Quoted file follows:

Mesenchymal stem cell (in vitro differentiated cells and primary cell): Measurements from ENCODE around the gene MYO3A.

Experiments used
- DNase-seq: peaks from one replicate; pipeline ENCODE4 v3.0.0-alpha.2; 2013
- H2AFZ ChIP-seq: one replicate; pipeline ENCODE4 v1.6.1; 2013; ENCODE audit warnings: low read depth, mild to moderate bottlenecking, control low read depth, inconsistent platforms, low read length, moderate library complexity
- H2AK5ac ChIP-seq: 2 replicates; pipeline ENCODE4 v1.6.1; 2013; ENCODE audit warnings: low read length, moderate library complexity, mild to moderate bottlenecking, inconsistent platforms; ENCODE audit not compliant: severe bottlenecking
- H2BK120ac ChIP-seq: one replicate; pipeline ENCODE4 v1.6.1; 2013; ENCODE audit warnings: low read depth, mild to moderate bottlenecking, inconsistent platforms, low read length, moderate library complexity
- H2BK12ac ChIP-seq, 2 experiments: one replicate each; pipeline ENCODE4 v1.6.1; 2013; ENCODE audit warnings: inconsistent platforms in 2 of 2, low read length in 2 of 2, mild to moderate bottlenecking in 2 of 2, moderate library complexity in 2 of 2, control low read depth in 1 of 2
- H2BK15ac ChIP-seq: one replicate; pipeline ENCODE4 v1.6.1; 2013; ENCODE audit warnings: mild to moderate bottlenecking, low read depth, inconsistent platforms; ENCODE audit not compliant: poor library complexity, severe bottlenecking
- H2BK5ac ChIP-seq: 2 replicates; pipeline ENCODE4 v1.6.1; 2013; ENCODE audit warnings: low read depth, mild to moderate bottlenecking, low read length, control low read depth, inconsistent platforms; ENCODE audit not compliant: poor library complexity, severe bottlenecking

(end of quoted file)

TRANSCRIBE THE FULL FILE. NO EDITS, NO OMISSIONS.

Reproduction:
Mesenchymal stem cell (in vitro differentiated cells and primary cell): Measurements from ENCODE around the gene MYO3A.

Experiments used
- DNase-seq: peaks from one replicate; pipeline ENCODE4 v3.0.0-alpha.2; 2013
- H2AFZ ChIP-seq: one replicate; pipeline ENCODE4 v1.6.1; 2013; ENCODE audit warnings: low read depth, mild to moderate bottlenecking, control low read depth, inconsistent platforms, low read length, moderate library complexity
- H2AK5ac ChIP-seq: 2 replicates; pipeline ENCODE4 v1.6.1; 2013; ENCODE audit warnings: low read length, moderate library complexity, mild to moderate bottlenecking, inconsistent platforms; ENCODE audit not compliant: severe bottlenecking
- H2BK120ac ChIP-seq: one replicate; pipeline ENCODE4 v1.6.1; 2013; ENCODE audit warnings: low read depth, mild to moderate bottlenecking, inconsistent platforms, low read length, moderate library complexity
- H2BK12ac ChIP-seq, 2 experiments: one replicate each; pipeline ENCODE4 v1.6.1; 2013; ENCODE audit warnings: inconsistent platforms in 2 of 2, low read length in 2 of 2, mild to moderate bottlenecking in 2 of 2, moderate library complexity in 2 of 2, control low read depth in 1 of 2
- H2BK15ac ChIP-seq: one replicate; pipeline ENCODE4 v1.6.1; 2013; ENCODE audit warnings: mild to moderate bottlenecking, low read depth, inconsistent platforms; ENCODE audit not compliant: poor library complexity, severe bottlenecking
- H2BK5ac ChIP-seq: 2 replicates; pipeline ENCODE4 v1.6.1; 2013; ENCODE audit warnings: low read depth, mild to moderate bottlenecking, low read length, control low read depth, inconsistent platforms; ENCODE audit not compliant: poor library complexity, severe bottlenecking